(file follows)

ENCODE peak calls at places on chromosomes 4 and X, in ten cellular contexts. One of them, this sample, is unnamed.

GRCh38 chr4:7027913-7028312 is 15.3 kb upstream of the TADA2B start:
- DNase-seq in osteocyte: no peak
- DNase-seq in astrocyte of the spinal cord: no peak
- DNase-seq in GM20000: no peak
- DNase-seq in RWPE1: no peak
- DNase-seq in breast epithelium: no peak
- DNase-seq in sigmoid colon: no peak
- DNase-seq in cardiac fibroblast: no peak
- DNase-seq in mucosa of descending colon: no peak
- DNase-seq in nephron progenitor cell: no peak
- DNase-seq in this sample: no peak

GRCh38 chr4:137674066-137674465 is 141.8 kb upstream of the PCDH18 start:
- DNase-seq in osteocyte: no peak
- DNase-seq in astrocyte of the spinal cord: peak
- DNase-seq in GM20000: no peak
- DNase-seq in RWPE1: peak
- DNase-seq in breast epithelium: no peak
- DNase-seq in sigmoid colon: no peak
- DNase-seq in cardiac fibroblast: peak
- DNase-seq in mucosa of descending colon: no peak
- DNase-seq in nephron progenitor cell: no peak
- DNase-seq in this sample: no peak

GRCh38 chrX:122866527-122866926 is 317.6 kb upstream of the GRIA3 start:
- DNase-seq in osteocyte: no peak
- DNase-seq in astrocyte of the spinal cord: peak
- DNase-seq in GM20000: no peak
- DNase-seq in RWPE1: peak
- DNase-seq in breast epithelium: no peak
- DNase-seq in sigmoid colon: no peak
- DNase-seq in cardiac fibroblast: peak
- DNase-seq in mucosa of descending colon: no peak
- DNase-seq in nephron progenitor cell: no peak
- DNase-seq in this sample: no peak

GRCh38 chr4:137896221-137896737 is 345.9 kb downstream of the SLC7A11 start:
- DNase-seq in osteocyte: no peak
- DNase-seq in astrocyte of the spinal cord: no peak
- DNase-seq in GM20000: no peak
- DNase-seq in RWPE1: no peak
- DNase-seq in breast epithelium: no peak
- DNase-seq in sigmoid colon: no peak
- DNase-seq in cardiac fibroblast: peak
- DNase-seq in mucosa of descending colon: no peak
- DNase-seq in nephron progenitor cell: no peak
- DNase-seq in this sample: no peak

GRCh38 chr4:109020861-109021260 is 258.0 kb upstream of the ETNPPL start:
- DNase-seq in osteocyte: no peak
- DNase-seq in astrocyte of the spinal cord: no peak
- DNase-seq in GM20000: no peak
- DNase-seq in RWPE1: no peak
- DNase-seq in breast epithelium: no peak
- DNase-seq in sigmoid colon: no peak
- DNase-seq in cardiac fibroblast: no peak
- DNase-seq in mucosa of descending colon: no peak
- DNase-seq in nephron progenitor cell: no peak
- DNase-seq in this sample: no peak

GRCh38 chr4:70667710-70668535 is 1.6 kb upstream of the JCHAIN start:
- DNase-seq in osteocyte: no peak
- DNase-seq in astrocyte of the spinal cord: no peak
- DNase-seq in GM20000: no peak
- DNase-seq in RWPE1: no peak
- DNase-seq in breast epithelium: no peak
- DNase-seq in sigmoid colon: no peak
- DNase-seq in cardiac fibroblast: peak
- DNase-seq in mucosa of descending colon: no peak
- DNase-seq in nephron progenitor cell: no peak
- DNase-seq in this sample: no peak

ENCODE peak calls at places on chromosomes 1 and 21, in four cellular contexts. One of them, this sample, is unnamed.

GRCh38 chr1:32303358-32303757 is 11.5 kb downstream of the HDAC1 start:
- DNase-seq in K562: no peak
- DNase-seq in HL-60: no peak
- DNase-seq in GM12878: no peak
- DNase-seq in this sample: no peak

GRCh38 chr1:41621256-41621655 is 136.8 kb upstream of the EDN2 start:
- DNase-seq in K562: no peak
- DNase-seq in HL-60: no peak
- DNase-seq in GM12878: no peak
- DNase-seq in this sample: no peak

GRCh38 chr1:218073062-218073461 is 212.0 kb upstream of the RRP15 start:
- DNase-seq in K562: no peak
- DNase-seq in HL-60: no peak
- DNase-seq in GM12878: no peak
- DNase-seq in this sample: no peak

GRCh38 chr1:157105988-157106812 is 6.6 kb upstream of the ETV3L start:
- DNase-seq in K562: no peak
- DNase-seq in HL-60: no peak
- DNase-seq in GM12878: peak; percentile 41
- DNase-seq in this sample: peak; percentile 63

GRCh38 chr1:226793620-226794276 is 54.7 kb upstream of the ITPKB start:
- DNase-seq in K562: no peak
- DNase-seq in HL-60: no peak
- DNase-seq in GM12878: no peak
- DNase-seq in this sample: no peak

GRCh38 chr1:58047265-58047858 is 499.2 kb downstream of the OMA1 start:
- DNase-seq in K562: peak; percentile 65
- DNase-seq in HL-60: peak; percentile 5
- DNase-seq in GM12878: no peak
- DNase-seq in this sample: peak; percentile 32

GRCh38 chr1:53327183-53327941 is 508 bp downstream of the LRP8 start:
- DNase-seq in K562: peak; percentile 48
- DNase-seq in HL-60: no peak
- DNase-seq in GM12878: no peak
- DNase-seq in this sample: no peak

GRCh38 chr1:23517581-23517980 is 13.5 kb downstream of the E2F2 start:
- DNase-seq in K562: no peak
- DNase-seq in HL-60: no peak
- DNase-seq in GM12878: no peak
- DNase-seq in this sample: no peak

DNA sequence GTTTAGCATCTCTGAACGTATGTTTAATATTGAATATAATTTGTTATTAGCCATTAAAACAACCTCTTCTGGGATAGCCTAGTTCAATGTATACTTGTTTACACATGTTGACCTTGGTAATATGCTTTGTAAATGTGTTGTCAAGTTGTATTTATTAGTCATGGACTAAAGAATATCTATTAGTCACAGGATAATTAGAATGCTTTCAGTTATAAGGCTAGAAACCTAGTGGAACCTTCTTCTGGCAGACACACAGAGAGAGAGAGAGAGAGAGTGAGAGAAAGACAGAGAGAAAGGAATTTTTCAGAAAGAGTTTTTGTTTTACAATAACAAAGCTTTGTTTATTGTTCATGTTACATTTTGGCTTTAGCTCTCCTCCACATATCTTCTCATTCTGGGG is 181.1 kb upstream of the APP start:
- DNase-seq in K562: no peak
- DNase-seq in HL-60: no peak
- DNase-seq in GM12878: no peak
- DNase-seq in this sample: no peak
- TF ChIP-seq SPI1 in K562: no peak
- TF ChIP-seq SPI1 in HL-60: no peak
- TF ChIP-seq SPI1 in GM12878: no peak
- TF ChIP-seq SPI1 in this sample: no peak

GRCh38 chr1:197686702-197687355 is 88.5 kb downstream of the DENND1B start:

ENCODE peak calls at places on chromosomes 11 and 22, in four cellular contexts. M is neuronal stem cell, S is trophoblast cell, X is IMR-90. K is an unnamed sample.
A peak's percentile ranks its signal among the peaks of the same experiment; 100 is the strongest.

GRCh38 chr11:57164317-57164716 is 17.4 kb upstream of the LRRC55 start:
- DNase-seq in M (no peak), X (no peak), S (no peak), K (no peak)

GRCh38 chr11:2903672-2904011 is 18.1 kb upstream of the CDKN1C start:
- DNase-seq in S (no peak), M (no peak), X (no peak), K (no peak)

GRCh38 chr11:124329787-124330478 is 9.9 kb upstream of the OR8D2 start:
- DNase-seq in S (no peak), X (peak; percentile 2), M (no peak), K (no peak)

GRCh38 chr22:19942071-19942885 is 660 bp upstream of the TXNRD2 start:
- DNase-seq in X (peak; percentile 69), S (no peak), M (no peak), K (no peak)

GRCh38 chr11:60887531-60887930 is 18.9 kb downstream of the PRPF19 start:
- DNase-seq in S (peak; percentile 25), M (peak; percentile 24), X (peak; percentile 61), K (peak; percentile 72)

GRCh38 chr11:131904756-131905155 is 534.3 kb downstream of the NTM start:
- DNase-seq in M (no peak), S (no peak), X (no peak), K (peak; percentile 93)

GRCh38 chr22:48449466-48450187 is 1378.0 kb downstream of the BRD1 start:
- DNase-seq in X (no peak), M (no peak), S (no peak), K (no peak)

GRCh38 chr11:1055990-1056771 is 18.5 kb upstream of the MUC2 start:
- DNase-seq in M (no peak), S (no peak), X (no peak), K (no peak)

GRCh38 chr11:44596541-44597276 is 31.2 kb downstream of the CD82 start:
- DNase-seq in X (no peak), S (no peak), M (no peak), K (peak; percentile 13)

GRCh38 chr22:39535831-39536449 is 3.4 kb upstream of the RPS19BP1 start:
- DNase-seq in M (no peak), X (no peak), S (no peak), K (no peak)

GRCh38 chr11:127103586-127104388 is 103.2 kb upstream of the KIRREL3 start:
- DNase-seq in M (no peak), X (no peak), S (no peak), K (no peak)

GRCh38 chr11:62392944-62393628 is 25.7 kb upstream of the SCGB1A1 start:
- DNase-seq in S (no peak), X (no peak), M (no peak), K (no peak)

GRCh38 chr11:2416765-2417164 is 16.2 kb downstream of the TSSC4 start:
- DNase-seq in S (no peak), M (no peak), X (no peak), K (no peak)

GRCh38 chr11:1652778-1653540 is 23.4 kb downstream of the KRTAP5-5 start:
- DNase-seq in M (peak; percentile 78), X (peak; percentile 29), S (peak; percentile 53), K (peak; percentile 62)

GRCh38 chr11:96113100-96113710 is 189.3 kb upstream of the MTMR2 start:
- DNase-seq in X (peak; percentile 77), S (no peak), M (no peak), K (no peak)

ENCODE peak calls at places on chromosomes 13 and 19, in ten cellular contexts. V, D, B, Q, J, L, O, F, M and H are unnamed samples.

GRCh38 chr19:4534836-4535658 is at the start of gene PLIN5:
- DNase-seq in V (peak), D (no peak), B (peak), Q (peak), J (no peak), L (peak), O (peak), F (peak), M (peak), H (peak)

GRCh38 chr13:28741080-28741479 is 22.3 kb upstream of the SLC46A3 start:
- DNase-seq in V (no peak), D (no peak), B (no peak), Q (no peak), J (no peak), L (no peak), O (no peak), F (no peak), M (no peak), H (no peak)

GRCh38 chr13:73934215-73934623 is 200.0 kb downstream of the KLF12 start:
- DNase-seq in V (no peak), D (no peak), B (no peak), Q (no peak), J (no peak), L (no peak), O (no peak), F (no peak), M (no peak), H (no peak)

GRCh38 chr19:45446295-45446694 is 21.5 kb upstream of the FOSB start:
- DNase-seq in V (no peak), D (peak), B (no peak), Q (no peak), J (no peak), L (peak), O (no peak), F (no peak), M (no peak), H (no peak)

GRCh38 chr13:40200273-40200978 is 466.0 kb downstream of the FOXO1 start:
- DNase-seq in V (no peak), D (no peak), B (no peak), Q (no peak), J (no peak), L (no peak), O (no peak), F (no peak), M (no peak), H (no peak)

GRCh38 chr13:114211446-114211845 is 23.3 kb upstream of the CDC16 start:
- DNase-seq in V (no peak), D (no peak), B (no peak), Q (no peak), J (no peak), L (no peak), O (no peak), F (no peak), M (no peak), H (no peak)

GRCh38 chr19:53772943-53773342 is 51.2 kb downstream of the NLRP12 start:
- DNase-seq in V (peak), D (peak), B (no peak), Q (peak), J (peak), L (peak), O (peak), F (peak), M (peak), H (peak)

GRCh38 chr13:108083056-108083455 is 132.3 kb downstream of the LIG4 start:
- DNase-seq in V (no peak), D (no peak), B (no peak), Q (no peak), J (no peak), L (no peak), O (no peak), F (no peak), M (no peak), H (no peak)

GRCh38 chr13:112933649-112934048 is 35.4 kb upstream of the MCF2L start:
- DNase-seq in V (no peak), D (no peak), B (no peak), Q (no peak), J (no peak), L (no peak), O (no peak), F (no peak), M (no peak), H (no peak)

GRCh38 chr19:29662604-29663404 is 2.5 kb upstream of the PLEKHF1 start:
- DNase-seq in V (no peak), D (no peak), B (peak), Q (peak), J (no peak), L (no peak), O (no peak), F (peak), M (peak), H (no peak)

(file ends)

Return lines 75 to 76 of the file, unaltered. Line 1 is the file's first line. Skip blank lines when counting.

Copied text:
- DNase-seq in K562: no peak
- DNase-seq in HL-60: no peak